Landscape management, and or supervision, can make or break a project.
For a private client, you usually have to rely on the company's staff, often the site foreman, with an occasional visit from a contracts manager.
Commercially there are various on site supervisors keeping a watchful eye on proceedings. We learned our skills in a very demanding highly regarded london parks department where everything was built to last a lifetime.
If your project is reasonably large we do offer to manage your project for you from the Design up to Completion for a fee, usually between 8% - 12% of the contract value.
With 19 National Awards for our work we are perhaps uniquely equipped to help ensure a successful outcome of your project.
My suggestion for the more modest sized projects for private clients is this.
Make sure you take a look at the site foremans work, visit one of his previous jobs.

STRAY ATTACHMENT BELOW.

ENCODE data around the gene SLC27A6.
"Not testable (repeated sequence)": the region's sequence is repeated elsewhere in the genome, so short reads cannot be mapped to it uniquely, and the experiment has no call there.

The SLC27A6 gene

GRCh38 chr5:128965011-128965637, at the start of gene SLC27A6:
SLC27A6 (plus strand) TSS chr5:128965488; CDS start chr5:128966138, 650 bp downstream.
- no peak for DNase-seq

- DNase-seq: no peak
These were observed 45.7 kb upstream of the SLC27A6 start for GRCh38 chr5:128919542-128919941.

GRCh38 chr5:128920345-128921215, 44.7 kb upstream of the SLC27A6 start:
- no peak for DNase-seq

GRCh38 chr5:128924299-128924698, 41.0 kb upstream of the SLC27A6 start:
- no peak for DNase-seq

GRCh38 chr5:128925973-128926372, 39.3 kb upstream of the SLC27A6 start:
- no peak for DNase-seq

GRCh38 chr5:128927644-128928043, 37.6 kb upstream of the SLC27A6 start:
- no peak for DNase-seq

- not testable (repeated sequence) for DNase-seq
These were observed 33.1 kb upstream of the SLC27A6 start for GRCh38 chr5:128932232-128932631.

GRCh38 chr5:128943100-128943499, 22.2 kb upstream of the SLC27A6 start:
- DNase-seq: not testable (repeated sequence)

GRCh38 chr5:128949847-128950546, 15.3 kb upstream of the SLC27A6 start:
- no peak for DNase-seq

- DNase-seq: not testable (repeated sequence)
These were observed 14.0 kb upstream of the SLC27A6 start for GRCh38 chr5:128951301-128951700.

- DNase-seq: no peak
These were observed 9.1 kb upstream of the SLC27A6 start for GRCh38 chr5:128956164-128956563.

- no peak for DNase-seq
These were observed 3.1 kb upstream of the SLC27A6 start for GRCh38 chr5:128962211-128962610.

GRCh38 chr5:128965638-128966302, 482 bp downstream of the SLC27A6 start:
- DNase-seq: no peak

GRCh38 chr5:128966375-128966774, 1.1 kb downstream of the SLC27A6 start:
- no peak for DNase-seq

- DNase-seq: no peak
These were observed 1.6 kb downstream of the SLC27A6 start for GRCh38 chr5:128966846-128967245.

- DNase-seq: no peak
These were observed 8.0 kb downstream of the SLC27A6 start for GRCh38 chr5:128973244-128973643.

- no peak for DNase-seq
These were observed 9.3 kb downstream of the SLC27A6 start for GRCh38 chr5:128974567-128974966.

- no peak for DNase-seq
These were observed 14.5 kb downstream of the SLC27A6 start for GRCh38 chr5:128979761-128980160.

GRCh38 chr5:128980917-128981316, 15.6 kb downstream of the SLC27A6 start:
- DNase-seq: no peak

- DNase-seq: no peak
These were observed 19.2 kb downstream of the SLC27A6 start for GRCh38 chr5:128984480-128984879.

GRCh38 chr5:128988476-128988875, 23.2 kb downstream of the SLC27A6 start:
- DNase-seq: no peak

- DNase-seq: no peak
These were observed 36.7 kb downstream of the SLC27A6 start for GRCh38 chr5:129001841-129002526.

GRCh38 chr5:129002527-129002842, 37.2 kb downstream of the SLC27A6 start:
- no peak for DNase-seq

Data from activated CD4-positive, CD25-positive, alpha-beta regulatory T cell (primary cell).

Talk to him about work, and quality, can you work with him? Ask for a program of work, so you have a good idea of what is due to happen and when.
When the work starts take daily photographs of the work as it progresses, keep a log of workers on site.
Arrange to have a weekly site meeting with company management, make payments at these meetings, after a valuation which you participate in.- after an initial deposit, which is reasonable,don't be too willing to pay in front of completed work. In other words establish a regular valuation for actual work done and arrange to pay say every two weeks.
Avoid changing what work is to be done - Variation or Change orders can become very expensive. if you do change something, make sure you have a quotation for the work, ie, a fixed price and confirm in writing all changes and all price alterations, both up and down in price.
We use forms etc for keeping track of the work as it progresses, how to supervise the work is an art in itself, what items to ask questions about etc., is all based on experience. The cost of paying for this type of management is often the difference between a successfully completed project and one that over runs and could have been better.